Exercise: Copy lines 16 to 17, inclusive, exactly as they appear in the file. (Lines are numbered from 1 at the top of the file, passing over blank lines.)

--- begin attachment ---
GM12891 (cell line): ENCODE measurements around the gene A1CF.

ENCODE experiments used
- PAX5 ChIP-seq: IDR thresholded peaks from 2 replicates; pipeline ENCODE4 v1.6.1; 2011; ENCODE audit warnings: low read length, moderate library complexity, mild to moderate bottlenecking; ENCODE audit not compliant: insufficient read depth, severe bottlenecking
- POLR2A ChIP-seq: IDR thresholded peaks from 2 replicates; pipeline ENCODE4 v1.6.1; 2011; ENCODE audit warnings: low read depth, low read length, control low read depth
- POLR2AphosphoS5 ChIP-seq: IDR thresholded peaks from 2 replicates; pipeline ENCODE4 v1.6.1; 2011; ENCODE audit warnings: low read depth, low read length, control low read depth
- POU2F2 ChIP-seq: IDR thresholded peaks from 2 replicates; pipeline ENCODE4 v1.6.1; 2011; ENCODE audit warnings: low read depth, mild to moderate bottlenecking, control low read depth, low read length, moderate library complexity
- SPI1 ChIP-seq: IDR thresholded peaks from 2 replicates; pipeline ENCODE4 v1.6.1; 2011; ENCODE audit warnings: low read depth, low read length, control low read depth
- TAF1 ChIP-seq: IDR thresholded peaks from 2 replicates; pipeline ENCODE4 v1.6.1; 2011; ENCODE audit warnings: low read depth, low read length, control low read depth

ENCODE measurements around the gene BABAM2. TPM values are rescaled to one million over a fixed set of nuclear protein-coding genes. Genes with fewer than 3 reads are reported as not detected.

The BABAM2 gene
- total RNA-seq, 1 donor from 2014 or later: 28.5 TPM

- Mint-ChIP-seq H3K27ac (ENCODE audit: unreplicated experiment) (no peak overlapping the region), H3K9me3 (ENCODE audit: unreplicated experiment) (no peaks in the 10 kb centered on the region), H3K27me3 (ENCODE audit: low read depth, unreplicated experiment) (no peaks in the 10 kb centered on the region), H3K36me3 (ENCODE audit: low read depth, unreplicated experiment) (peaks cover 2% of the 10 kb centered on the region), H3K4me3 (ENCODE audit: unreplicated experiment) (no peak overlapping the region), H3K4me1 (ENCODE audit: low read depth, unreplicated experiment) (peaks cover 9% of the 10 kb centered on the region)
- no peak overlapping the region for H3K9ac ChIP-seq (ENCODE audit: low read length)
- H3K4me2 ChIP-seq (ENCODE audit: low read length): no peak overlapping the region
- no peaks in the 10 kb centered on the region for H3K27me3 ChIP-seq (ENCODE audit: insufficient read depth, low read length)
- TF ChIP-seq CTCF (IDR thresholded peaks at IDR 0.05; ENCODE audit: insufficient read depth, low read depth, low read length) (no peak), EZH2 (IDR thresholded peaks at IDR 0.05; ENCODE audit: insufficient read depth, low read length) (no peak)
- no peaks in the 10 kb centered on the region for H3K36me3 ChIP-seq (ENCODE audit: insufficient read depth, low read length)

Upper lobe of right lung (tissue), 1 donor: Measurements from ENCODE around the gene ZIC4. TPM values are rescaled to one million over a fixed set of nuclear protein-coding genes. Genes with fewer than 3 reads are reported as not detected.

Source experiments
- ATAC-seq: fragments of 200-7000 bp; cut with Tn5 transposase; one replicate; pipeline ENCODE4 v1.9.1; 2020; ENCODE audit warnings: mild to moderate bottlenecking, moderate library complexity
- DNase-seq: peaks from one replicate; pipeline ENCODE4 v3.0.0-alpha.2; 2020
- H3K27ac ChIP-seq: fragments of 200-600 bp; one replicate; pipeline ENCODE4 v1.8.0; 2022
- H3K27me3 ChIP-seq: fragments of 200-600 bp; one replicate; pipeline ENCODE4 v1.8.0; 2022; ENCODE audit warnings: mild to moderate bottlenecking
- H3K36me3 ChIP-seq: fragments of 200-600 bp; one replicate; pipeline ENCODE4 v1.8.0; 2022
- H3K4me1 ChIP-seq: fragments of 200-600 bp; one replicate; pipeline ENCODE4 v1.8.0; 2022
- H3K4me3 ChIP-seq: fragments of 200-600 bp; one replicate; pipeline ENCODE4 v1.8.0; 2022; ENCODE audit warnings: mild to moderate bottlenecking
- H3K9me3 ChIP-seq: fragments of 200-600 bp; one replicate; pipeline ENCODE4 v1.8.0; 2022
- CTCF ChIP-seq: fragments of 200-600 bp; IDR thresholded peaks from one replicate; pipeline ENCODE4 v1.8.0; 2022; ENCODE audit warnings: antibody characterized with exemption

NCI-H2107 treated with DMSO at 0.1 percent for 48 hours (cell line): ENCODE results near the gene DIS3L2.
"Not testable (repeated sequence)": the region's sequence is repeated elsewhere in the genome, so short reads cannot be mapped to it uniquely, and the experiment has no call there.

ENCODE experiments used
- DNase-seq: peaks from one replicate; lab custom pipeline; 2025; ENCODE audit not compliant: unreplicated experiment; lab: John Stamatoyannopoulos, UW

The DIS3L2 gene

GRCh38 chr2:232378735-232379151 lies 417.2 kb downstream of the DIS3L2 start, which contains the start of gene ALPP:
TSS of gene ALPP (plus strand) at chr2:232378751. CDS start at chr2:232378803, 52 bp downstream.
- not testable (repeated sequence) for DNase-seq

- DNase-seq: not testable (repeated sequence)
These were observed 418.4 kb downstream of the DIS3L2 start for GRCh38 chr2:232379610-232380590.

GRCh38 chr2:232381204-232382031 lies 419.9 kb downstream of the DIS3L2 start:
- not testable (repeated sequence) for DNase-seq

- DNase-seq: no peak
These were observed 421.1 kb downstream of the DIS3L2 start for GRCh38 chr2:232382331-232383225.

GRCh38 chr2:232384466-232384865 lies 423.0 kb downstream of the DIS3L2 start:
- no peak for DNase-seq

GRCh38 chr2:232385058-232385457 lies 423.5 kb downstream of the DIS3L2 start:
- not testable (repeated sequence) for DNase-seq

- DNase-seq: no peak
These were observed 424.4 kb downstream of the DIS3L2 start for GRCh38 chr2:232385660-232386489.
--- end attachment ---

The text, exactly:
- TF ChIP-seq CTCF (IDR thresholded peaks at IDR 0.05; ENCODE audit: insufficient read depth, low read depth, low read length) (no peak), EZH2 (IDR thresholded peaks at IDR 0.05; ENCODE audit: insufficient read depth, low read length) (no peak)
- no peaks in the 10 kb centered on the region for H3K36me3 ChIP-seq (ENCODE audit: insufficient read depth, low read length)